Memories in a Christmas Tree – Mind Traveling
I hemmed and hawed. Would I put up a tree this year? I’ll be home. But a tree will get everything covered with pine needles. The weather forecasted an icy snow day. I had plenty to keep busy! But then, something inside me snapped, and I made a U-turn and returned toward the cluster of trees for sale. I picked out a big, green tree.
Driving home, I decided I would leave the tree outside until I was more inclined to decorate it. But in my driveway, I could not open my trunk. The salesman had fastened the bungy cord inside the trunk instead of under the bumper. I called for help. Two hours later, a nephew showed up to save me. He managed to open the trunk and then brought the tree inside for me. I quickly decided on where to put it, and we worked as a team to set the tree in its holder.
Fast forward to the late afternoon of that icy snow day…
In the dim light, I stare into my Christmas tree. Each ornament reminds me of someone or something or somewhere. Even the way the tree tips to one side with the weight of the star reminds me of Christmas Trees Past. It is as though I have created a shrine to ghosts, and now they have come closer.
The dangling piece of ribbon candy beckons me to see my Aunt Ann’s contagious smile as she slides a tray of ribbon candy toward me and gushes about how it looks so festive. We two would shake up all the plastic bottle panoramas to make the snow fall and guess which one would be the last to stop snowing.
The homemade smiling Grinch peeking out of a Christmas stocking ignites Mary’s infectious laugh. A coworker from long ago, she would rent historic homes at which to host cookie swaps. Her brother Michael gifted me with his foreign coin collection. Genuinely enjoyable company.
The dangling donut has me pulling into a parking lot for a break from driving. When traveling with my brother, it was uncanny the way he seemed to know where to find homemade donuts and we shared many a donut over the years. The frosting and colorful sprinkles on the dangling donut remind me of good fun on the road.
There is a stuffed Santa with long white strips of felt for a beard and an embroidered Santa paddling his canoe, gifts to my parents from my cousin Nadine. She went on to become a successful artist, then a successful nurse and then a successful dog groomer, but she never changed from the cousin I knew.
The ceramic donkey from Ecuador and the wicker goose from China conjure my appreciation for serendipity. Who would have guessed these two ornaments were destined to meet in this lifetime? The Mongolian boot and the Ethiopian hut and the drum from Ghana, all remind me I have managed to travel a bit.
The fringed peace sign brings a whirlwind of protest marches, a labor of love. I recall preparing my signs; I see the people who shared their snacks as we marched. Then I remember the night spent on an institution’s laundry room floor and leaving at 6am to hold signs in support of the Massachusetts Bottle Bill. Two of us were left to hold a huge banner over the Mass Pike. Fortunately, we managed to hold on to the banner in the strong wind that morning.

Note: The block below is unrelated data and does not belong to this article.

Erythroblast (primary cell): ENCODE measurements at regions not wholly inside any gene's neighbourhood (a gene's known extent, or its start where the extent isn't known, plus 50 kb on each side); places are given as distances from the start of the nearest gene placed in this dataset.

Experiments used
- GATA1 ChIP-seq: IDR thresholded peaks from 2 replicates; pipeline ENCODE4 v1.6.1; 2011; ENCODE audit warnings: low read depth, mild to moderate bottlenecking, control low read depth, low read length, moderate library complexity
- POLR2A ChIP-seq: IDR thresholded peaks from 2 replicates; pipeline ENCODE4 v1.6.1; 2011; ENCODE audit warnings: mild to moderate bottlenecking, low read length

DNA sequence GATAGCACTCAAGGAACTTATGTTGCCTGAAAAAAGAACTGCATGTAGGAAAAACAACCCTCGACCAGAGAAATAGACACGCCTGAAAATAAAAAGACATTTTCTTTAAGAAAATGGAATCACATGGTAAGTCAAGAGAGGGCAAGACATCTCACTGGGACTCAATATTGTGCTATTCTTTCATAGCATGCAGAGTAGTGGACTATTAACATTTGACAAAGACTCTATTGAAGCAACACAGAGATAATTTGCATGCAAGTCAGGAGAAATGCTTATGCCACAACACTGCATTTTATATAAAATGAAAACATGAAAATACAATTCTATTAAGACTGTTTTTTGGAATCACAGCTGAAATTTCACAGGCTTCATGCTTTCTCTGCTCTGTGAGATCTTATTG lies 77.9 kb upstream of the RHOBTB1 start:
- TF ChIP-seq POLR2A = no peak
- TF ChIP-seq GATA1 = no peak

The sparkly slice of pizza lights up my parents’ kitchen, packed to the gills with family in anticipation of another pizza being pulled from the oven. Cookie sheets of pizza, water glasses filled with Carlo Rossi’s Paisano Chianti; and a huge salad bowl that would eventually empty. My mother’s family rarely stopped talking but my father’s family were all good listeners. Loads of smiles and laughter.
The brass outline of a Kronosaurus carries me to the Geology Room where I watched decades of presentations at the Peabody Museum of Archeology. The dangling mouse was a gift from my landlady, Kim, the year my apartment was invaded by mice. Set by the tree are two elves, liquor holders from Jack, a kindly downstairs neighbor. The stuffed snowman, holding red skis, set under the tree, was a gift to my mother at her last Christmas from her personal care attendant, Margaret.
So much of the decorated tree reminds me of my mother. There are decorations she urged me to get, decorations that were my favorites on her tree, decorations she made and the long sparkly red ornament that she won at a pitch party. She loved to decorate her home for all of the holidays so I put up a few decorations around the tree just in case she can see.
Sitting in the darkness and admiring the Christmas tree is what most reminds me of my father. We spent many hours singing Christmas carols and drinking hot chocolate and sitting together in front of our Christmas tree. We would indulge in Sambuca in the late evening after our tree meditations. To this day, Sambuca tastes like Christmas.
Though the pine needles may re-appear one by one through May, I am thankful I put up a Christmas tree this year.
TATTOO—Journeys on My Mind by Tina Marie L. Lamb…GET the audio book (7 hours, 13 minutes) at Barnes and Noble or Google Play or Chirpbooks or Kobo or AudiobooksNow or Downpour or The Podcast App or Scribd or Overdrive. On iTunes, click on audiobooks and search by author. GET the paperback (232 pages) or e-book at Barnes and Noble, at Apple Books or at Amazon. The ebook is also at Smashwords.
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